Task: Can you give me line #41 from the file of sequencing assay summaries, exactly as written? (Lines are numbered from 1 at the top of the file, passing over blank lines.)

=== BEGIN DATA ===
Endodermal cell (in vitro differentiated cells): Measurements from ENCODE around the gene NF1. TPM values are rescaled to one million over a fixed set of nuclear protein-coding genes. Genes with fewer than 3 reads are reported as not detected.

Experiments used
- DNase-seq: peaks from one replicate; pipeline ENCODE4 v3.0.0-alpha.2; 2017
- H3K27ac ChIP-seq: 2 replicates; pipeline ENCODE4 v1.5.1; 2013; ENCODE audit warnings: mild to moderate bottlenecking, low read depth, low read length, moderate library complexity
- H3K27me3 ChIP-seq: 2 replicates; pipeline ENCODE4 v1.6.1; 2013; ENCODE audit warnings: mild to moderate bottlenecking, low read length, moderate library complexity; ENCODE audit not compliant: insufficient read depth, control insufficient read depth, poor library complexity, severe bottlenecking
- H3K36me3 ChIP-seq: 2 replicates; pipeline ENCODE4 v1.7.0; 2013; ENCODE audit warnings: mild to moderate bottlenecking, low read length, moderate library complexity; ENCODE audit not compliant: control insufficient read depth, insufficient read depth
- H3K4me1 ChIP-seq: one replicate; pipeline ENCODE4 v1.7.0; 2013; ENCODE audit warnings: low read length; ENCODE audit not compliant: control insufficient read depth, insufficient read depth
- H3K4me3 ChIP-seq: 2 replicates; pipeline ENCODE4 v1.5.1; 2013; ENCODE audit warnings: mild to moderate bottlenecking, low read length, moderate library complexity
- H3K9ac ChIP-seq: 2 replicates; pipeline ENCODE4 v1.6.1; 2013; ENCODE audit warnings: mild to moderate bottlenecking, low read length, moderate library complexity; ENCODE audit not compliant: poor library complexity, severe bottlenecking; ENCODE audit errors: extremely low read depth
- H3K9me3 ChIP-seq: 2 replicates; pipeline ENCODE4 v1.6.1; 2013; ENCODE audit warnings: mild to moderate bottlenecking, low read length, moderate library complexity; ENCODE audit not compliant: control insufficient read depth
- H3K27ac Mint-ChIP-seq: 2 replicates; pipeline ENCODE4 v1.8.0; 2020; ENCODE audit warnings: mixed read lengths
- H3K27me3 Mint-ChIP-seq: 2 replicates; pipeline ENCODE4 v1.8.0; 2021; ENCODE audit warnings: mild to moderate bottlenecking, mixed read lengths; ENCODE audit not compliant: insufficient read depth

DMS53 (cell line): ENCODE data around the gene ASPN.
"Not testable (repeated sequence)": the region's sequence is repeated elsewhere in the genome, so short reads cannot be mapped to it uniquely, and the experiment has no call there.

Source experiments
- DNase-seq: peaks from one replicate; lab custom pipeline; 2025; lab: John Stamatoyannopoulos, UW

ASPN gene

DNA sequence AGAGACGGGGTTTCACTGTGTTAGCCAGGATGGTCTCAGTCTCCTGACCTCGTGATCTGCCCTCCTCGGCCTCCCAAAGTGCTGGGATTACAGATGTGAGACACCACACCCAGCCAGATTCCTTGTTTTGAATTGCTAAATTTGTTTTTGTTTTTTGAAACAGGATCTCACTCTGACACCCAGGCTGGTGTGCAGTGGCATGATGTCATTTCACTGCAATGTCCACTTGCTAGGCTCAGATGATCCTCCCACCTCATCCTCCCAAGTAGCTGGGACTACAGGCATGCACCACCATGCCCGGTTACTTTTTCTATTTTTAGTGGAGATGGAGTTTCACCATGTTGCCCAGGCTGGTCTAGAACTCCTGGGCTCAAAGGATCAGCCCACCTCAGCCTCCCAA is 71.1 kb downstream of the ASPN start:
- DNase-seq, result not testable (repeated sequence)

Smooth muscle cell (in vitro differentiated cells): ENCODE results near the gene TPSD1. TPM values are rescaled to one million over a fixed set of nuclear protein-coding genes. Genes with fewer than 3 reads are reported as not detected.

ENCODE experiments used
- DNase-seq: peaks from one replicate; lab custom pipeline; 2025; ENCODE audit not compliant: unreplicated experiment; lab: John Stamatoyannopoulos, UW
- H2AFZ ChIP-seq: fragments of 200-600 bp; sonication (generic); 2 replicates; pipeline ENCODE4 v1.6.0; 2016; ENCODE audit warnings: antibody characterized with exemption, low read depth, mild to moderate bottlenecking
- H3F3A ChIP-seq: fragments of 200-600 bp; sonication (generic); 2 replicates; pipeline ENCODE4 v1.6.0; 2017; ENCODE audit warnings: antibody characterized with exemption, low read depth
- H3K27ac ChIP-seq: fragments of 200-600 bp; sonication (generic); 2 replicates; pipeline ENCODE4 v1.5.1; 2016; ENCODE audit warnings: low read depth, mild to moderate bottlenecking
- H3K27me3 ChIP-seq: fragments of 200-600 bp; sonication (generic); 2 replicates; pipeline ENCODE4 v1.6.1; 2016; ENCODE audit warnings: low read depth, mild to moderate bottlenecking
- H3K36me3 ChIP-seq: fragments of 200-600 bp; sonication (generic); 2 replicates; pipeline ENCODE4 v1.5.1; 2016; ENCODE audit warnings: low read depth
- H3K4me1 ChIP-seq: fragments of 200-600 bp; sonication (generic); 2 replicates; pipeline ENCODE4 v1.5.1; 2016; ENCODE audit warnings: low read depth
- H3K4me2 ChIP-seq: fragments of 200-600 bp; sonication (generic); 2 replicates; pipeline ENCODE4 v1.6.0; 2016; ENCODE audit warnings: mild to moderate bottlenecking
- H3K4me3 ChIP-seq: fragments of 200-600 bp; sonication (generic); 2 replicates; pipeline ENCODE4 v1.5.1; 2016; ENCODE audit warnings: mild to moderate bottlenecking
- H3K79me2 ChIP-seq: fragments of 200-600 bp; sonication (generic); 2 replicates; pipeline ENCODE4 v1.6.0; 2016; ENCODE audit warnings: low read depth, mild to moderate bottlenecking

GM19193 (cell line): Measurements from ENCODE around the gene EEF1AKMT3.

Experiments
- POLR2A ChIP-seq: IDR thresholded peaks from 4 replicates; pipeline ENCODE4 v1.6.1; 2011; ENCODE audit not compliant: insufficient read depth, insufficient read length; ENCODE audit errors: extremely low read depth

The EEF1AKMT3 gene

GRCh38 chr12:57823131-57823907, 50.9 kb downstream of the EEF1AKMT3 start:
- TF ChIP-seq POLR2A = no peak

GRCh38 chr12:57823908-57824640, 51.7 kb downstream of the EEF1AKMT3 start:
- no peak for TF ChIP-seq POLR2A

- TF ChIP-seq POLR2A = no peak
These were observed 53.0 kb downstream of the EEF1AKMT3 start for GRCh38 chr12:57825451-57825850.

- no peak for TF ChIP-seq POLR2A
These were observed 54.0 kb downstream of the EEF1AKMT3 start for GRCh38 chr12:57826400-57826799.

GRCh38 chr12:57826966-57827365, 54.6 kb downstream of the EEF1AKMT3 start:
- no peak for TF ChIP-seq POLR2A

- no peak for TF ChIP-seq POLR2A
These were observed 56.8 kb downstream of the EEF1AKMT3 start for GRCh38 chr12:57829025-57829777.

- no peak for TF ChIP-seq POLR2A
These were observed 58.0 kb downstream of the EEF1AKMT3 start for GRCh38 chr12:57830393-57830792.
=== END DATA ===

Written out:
These were observed 53.0 kb downstream of the EEF1AKMT3 start for GRCh38 chr12:57825451-57825850.